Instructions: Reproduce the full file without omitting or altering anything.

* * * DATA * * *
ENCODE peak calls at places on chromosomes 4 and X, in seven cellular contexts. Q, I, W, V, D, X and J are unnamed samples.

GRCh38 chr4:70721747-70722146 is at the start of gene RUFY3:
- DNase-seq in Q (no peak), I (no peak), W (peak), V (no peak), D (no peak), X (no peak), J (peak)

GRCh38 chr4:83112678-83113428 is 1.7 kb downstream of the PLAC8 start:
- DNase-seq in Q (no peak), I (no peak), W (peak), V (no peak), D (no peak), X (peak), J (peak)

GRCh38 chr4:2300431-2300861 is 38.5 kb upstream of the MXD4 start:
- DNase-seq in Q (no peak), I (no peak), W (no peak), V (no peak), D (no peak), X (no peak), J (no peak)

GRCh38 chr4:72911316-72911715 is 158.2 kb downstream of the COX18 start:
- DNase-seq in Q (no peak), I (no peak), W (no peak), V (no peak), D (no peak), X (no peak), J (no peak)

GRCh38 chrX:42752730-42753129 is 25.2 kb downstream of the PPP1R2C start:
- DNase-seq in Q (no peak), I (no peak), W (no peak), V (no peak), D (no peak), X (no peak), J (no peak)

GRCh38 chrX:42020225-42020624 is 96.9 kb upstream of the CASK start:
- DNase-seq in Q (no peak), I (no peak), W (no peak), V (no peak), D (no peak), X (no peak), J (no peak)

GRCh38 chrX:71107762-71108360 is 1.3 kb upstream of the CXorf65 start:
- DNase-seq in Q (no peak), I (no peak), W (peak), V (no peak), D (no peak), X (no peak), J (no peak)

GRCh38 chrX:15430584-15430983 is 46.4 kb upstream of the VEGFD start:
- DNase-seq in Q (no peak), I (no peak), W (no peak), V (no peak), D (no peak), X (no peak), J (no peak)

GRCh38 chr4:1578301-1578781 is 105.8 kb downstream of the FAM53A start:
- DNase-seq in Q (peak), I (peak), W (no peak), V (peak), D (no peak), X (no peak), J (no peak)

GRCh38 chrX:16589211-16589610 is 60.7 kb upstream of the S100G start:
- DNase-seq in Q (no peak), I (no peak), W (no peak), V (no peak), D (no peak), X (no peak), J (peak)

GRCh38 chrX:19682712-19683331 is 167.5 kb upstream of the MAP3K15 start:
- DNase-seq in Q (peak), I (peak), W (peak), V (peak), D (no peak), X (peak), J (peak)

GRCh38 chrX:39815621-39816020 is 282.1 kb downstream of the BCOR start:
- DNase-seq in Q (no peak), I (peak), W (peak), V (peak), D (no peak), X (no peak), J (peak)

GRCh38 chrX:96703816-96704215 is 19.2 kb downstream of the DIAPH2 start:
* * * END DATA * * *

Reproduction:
ENCODE peak calls at places on chromosomes 4 and X, in seven cellular contexts. Q, I, W, V, D, X and J are unnamed samples.

GRCh38 chr4:70721747-70722146 is at the start of gene RUFY3:
- DNase-seq in Q (no peak), I (no peak), W (peak), V (no peak), D (no peak), X (no peak), J (peak)

GRCh38 chr4:83112678-83113428 is 1.7 kb downstream of the PLAC8 start:
- DNase-seq in Q (no peak), I (no peak), W (peak), V (no peak), D (no peak), X (peak), J (peak)

GRCh38 chr4:2300431-2300861 is 38.5 kb upstream of the MXD4 start:
- DNase-seq in Q (no peak), I (no peak), W (no peak), V (no peak), D (no peak), X (no peak), J (no peak)

GRCh38 chr4:72911316-72911715 is 158.2 kb downstream of the COX18 start:
- DNase-seq in Q (no peak), I (no peak), W (no peak), V (no peak), D (no peak), X (no peak), J (no peak)

GRCh38 chrX:42752730-42753129 is 25.2 kb downstream of the PPP1R2C start:
- DNase-seq in Q (no peak), I (no peak), W (no peak), V (no peak), D (no peak), X (no peak), J (no peak)

GRCh38 chrX:42020225-42020624 is 96.9 kb upstream of the CASK start:
- DNase-seq in Q (no peak), I (no peak), W (no peak), V (no peak), D (no peak), X (no peak), J (no peak)

GRCh38 chrX:71107762-71108360 is 1.3 kb upstream of the CXorf65 start:
- DNase-seq in Q (no peak), I (no peak), W (peak), V (no peak), D (no peak), X (no peak), J (no peak)

GRCh38 chrX:15430584-15430983 is 46.4 kb upstream of the VEGFD start:
- DNase-seq in Q (no peak), I (no peak), W (no peak), V (no peak), D (no peak), X (no peak), J (no peak)

GRCh38 chr4:1578301-1578781 is 105.8 kb downstream of the FAM53A start:
- DNase-seq in Q (peak), I (peak), W (no peak), V (peak), D (no peak), X (no peak), J (no peak)

GRCh38 chrX:16589211-16589610 is 60.7 kb upstream of the S100G start:
- DNase-seq in Q (no peak), I (no peak), W (no peak), V (no peak), D (no peak), X (no peak), J (peak)

GRCh38 chrX:19682712-19683331 is 167.5 kb upstream of the MAP3K15 start:
- DNase-seq in Q (peak), I (peak), W (peak), V (peak), D (no peak), X (peak), J (peak)

GRCh38 chrX:39815621-39816020 is 282.1 kb downstream of the BCOR start:
- DNase-seq in Q (no peak), I (peak), W (peak), V (peak), D (no peak), X (no peak), J (peak)

GRCh38 chrX:96703816-96704215 is 19.2 kb downstream of the DIAPH2 start: